Pseudomorpha penablanca

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Pseudomorpha penablanca
Pseudomorpha penablanca
Scientific classification
Kingdom: Animalia
Phylum: Arthropoda
Class: Insecta
Order: Beetle
Suborder: Adephaga
Family: Carabidae
Genus: Pseudomorpha
Kirby, 1825
Species: P. pima
Binomial name
Pseudomorpha penablance
Amundson & Erwin, 2013

ZooKeys-362-029-g002 penablanca hef.jpg


Color tone of dorsum pale castaneous with head slightly darker; body robust and rectangulate, lateral margins of elytra tapering to an apically truncated and laterally slightly rounded apex; dorsum mostly glabrous with irregularly and wide-spaced short erect setae; pronotum with lateral margins moderately explanate, wider than elytra across humeri, disc markedly convex and medially sloped markedly anteriorly; elytral interneurs minimally impressed yet more or less visible under low magnification, 10 umbilicate setae present near lateral margin, dorsal edge of epipleuron lined with long laterally erect setae.


Size: Large for genus, ABL = 6.4 mm, SBL = 6.3 mm, TW = 5.6 mm. Preocular lobe-eye ratio: 0.53. Pronotum ratio (L/W): 0.28. Elytron ratio (L/W): 1.5. Color: Dorsum evenly pale rufopiceous except head with notable color gradation from piceous over eyes to rufopiceous medially. Luster:Dorsum dull, slightly matte. Microsculpture: Small isodiametric sculpticells throughout dorsal surface. Head: Genal lobe obsolete, rim posteriad and below eye bearing at least five robust setae directed perpendicular to head; preocular lobe distinct and slightly arching (Fig. 9); eye not exceeding preocular lobe/gena boundary, shallowly arcuate; clypeus fused to frons with pigmented furrow entire and visible, bisetose, setae laterad on margin; labrum with four setae projecting anteriorly (Fig. 9); antennal flagellum markedly setose, antennomeres 1-3 bisetose. Prothorax: Pronotum (Fig. 3) mostly glabrous with irregularly and wide-spaced short erect setae, apex straight medially and narrower than ocular boundary, disk markedly convex and medially sloped markedly anteriorly, width slightly wider than elytra across humeri, base and apex fringed with more or less evenly spaced setae, pigmented median line ending about ¾ before basal margin, lateral margins of pronotum with wide explanate sides, anterior angle 71.22°; prosternal apex fringed with short, evenly spaced setae. Pterothorax: Scutellum visible, moderate sized, distinctly rounded apically; elytra smooth, interneurs very shallow, clearly visible under medium magnification, markedly zig-zagged, intervals flat on disc, lateral margin very slightly sinuate at basal third, 10 umbilicate erect setae on the ventrally directed curvature of the elytral lateral portion (Fig. 3). Abdomen: All sterna sparsely setiferous, sternum III densely so; male unknown; female with 2 pairs of 4 setae on sternum, and numerous longer setae on sterna IV, V, and VI. Legs: Legs flattened, setiferous, tibia bearing fringed ring of setae on distal end, femur with distinct lateral sulcus, femora and tibia sparsely setose. Female Genitalia: Not investigated.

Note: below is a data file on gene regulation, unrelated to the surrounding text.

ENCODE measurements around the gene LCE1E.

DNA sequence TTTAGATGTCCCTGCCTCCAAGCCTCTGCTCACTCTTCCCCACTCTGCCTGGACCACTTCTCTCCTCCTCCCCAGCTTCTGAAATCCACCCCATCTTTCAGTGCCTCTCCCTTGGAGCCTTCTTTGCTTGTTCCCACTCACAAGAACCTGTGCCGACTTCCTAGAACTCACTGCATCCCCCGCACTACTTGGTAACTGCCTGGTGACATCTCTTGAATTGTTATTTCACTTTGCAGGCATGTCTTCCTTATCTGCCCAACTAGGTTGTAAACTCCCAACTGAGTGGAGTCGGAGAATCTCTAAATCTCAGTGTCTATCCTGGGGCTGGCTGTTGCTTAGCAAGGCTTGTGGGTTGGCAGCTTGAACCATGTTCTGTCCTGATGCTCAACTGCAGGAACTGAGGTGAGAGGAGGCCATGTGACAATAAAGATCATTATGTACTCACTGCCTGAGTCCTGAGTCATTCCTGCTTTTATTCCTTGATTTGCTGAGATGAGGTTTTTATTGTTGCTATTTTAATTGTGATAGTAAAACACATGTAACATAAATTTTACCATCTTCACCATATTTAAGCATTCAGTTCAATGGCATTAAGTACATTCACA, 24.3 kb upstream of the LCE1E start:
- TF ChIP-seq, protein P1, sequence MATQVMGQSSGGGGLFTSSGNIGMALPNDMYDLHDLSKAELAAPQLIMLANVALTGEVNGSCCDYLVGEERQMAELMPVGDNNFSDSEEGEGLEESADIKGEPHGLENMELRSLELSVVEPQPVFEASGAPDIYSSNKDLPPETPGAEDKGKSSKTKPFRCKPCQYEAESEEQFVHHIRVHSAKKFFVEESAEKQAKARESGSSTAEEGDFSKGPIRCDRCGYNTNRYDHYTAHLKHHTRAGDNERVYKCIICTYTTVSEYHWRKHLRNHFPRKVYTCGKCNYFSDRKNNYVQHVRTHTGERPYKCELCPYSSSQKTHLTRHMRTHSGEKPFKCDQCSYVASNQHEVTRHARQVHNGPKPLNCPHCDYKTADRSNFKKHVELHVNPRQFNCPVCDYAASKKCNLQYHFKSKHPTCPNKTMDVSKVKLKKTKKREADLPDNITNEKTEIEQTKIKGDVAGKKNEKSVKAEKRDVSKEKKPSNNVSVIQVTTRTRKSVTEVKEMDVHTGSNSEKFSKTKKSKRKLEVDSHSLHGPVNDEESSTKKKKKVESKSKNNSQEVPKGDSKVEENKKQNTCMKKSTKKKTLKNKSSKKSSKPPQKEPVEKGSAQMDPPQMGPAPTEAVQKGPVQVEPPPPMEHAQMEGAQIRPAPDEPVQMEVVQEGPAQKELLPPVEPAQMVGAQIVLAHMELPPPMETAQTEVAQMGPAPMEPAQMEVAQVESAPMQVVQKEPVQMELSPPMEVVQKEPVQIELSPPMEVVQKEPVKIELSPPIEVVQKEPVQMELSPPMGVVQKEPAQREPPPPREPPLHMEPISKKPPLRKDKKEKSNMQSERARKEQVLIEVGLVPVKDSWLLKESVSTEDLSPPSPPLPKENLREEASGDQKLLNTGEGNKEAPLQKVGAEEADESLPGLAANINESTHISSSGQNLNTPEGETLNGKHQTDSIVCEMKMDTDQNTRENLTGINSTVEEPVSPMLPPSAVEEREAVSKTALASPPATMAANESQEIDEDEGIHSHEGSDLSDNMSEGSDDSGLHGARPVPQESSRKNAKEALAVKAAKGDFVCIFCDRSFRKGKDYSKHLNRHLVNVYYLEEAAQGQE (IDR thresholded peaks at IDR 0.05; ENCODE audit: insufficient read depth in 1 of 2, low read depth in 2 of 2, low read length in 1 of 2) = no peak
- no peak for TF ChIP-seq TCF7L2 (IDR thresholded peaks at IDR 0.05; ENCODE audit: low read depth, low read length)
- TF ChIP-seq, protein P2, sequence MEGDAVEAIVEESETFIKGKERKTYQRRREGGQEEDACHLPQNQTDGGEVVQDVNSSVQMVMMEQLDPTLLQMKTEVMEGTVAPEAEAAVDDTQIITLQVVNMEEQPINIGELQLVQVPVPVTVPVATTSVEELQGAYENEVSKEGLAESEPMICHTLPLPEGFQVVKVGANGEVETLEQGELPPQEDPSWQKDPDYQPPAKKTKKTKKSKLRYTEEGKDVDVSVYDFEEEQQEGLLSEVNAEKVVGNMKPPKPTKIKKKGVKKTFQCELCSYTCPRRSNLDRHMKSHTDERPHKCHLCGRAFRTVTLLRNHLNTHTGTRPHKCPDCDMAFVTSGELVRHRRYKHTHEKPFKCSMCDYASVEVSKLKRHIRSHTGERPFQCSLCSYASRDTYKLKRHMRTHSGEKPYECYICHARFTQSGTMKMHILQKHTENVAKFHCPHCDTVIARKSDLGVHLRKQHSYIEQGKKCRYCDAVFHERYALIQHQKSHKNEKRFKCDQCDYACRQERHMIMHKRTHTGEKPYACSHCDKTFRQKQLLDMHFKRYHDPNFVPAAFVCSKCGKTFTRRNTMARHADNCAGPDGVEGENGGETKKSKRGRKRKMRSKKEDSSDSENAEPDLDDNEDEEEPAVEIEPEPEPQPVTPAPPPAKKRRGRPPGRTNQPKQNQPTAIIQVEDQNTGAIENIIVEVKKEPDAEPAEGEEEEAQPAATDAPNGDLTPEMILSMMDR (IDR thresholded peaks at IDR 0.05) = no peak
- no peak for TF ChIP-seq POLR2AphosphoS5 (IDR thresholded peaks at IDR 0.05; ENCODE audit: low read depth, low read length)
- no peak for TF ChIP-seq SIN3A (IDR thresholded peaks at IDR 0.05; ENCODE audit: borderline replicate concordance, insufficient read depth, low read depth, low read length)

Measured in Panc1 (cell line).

Holotype. USA: Arizona, Santa Cruz County, 3.2 km S of Peña Blanca Lake, 31.473°N, 110.849°W, 1283m, 14–15 August 1971 (W.H. Tyson) (CAS: 8111005, female). Unique.

Derivation of specific epithet. The epithet “penablanca” is a singular feminine noun used in apposition and refers to the lake in Santa Cruz County near the locality at which the holotype was collected. Peña Blanca was built in 1957 by the Arizona Game and Fish Department, and is bordered by oak-savannah hills, some of which are topped with bluffs of limestone.

Proposed English vernacular name. Peña Blanca False-form beetle.


This species is currently known from Arizona.


Dispersal potential. These beetles are macropterous, they are probably capable of flight; they are swift and agile runners. Accordingly, the species is expected to be more broadly distributed across a wider geographical range than current records indicate.

Way of life. Adults are likely found in ant nests and the surrounding vicinity; females are ovoviviparous (Liebherr and Kavanaugh 1985); larvae are ant nest inquilines (Erwin 1981). Members of Pseudomorpha penablanca occur at midland altitudes in mountainous areas of Arizona; the holotype was found at night on a dead oak tree. Adults are active in August, a very hot month in this area.